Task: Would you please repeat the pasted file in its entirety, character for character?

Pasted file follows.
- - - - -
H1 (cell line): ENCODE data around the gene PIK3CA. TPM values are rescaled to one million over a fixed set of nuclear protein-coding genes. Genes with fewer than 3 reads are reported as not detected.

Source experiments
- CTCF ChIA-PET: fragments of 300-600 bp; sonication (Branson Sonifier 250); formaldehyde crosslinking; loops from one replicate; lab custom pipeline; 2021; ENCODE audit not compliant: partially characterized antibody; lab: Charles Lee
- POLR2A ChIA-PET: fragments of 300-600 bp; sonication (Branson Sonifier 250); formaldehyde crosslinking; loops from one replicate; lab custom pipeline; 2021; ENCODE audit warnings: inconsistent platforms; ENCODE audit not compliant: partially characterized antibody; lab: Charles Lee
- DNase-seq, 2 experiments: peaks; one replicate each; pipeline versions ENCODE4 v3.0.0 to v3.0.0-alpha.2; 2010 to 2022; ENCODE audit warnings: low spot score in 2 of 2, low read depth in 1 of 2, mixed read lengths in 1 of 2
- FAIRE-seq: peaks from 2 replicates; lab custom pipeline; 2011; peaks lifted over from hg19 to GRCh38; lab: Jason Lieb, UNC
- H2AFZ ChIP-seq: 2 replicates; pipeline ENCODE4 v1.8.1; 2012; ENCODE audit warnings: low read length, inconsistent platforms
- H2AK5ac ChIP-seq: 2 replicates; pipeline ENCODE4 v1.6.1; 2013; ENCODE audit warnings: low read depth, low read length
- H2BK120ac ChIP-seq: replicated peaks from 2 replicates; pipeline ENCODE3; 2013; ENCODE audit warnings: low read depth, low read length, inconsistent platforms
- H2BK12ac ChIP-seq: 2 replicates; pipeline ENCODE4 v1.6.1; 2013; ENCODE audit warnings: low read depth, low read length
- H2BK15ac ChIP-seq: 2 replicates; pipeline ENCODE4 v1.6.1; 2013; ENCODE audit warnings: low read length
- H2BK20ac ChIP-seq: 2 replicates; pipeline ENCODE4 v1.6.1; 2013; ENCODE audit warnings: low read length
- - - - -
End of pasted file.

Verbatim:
H1 (cell line): ENCODE data around the gene PIK3CA. TPM values are rescaled to one million over a fixed set of nuclear protein-coding genes. Genes with fewer than 3 reads are reported as not detected.

Source experiments
- CTCF ChIA-PET: fragments of 300-600 bp; sonication (Branson Sonifier 250); formaldehyde crosslinking; loops from one replicate; lab custom pipeline; 2021; ENCODE audit not compliant: partially characterized antibody; lab: Charles Lee
- POLR2A ChIA-PET: fragments of 300-600 bp; sonication (Branson Sonifier 250); formaldehyde crosslinking; loops from one replicate; lab custom pipeline; 2021; ENCODE audit warnings: inconsistent platforms; ENCODE audit not compliant: partially characterized antibody; lab: Charles Lee
- DNase-seq, 2 experiments: peaks; one replicate each; pipeline versions ENCODE4 v3.0.0 to v3.0.0-alpha.2; 2010 to 2022; ENCODE audit warnings: low spot score in 2 of 2, low read depth in 1 of 2, mixed read lengths in 1 of 2
- FAIRE-seq: peaks from 2 replicates; lab custom pipeline; 2011; peaks lifted over from hg19 to GRCh38; lab: Jason Lieb, UNC
- H2AFZ ChIP-seq: 2 replicates; pipeline ENCODE4 v1.8.1; 2012; ENCODE audit warnings: low read length, inconsistent platforms
- H2AK5ac ChIP-seq: 2 replicates; pipeline ENCODE4 v1.6.1; 2013; ENCODE audit warnings: low read depth, low read length
- H2BK120ac ChIP-seq: replicated peaks from 2 replicates; pipeline ENCODE3; 2013; ENCODE audit warnings: low read depth, low read length, inconsistent platforms
- H2BK12ac ChIP-seq: 2 replicates; pipeline ENCODE4 v1.6.1; 2013; ENCODE audit warnings: low read depth, low read length
- H2BK15ac ChIP-seq: 2 replicates; pipeline ENCODE4 v1.6.1; 2013; ENCODE audit warnings: low read length
- H2BK20ac ChIP-seq: 2 replicates; pipeline ENCODE4 v1.6.1; 2013; ENCODE audit warnings: low read length